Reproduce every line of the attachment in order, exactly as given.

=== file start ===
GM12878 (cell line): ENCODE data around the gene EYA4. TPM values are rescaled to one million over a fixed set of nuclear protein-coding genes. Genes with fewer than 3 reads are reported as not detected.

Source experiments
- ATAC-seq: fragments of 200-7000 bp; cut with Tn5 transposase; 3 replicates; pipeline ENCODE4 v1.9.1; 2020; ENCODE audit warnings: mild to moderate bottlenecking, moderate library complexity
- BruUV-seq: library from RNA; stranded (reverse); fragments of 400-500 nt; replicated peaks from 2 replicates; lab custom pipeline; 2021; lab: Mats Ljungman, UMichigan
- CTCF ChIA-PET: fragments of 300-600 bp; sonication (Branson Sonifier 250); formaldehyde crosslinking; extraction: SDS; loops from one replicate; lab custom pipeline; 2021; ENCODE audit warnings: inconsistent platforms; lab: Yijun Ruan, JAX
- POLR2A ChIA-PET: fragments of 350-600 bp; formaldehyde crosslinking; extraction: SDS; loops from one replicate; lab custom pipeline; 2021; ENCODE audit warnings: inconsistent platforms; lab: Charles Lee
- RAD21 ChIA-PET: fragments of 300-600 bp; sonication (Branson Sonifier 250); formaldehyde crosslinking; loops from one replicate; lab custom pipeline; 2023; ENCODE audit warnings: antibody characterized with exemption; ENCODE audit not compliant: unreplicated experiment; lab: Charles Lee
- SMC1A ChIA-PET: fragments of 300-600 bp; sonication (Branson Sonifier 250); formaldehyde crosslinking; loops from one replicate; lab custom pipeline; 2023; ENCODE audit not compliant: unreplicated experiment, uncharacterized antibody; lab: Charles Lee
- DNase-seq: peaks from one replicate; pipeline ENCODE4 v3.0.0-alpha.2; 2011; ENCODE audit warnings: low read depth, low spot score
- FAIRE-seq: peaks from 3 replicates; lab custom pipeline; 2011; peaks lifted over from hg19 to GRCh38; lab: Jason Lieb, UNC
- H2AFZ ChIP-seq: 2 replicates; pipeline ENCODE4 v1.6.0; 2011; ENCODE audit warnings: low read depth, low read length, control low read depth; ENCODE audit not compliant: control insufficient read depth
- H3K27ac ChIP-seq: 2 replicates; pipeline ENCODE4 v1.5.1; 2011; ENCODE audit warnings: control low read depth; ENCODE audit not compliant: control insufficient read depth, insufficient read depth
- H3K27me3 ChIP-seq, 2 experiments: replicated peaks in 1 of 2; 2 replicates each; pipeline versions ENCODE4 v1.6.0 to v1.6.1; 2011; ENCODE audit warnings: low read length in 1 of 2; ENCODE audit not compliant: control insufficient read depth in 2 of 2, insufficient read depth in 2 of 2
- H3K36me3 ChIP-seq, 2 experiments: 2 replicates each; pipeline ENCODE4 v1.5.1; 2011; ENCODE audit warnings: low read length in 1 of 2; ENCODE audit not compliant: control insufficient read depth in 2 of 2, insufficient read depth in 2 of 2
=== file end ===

GM12878 (cell line): ENCODE data around the gene EYA4. TPM values are rescaled to one million over a fixed set of nuclear protein-coding genes. Genes with fewer than 3 reads are reported as not detected.

Source experiments
- ATAC-seq: fragments of 200-7000 bp; cut with Tn5 transposase; 3 replicates; pipeline ENCODE4 v1.9.1; 2020; ENCODE audit warnings: mild to moderate bottlenecking, moderate library complexity
- BruUV-seq: library from RNA; stranded (reverse); fragments of 400-500 nt; replicated peaks from 2 replicates; lab custom pipeline; 2021; lab: Mats Ljungman, UMichigan
- CTCF ChIA-PET: fragments of 300-600 bp; sonication (Branson Sonifier 250); formaldehyde crosslinking; extraction: SDS; loops from one replicate; lab custom pipeline; 2021; ENCODE audit warnings: inconsistent platforms; lab: Yijun Ruan, JAX
- POLR2A ChIA-PET: fragments of 350-600 bp; formaldehyde crosslinking; extraction: SDS; loops from one replicate; lab custom pipeline; 2021; ENCODE audit warnings: inconsistent platforms; lab: Charles Lee
- RAD21 ChIA-PET: fragments of 300-600 bp; sonication (Branson Sonifier 250); formaldehyde crosslinking; loops from one replicate; lab custom pipeline; 2023; ENCODE audit warnings: antibody characterized with exemption; ENCODE audit not compliant: unreplicated experiment; lab: Charles Lee
- SMC1A ChIA-PET: fragments of 300-600 bp; sonication (Branson Sonifier 250); formaldehyde crosslinking; loops from one replicate; lab custom pipeline; 2023; ENCODE audit not compliant: unreplicated experiment, uncharacterized antibody; lab: Charles Lee
- DNase-seq: peaks from one replicate; pipeline ENCODE4 v3.0.0-alpha.2; 2011; ENCODE audit warnings: low read depth, low spot score
- FAIRE-seq: peaks from 3 replicates; lab custom pipeline; 2011; peaks lifted over from hg19 to GRCh38; lab: Jason Lieb, UNC
- H2AFZ ChIP-seq: 2 replicates; pipeline ENCODE4 v1.6.0; 2011; ENCODE audit warnings: low read depth, low read length, control low read depth; ENCODE audit not compliant: control insufficient read depth
- H3K27ac ChIP-seq: 2 replicates; pipeline ENCODE4 v1.5.1; 2011; ENCODE audit warnings: control low read depth; ENCODE audit not compliant: control insufficient read depth, insufficient read depth
- H3K27me3 ChIP-seq, 2 experiments: replicated peaks in 1 of 2; 2 replicates each; pipeline versions ENCODE4 v1.6.0 to v1.6.1; 2011; ENCODE audit warnings: low read length in 1 of 2; ENCODE audit not compliant: control insufficient read depth in 2 of 2, insufficient read depth in 2 of 2
- H3K36me3 ChIP-seq, 2 experiments: 2 replicates each; pipeline ENCODE4 v1.5.1; 2011; ENCODE audit warnings: low read length in 1 of 2; ENCODE audit not compliant: control insufficient read depth in 2 of 2, insufficient read depth in 2 of 2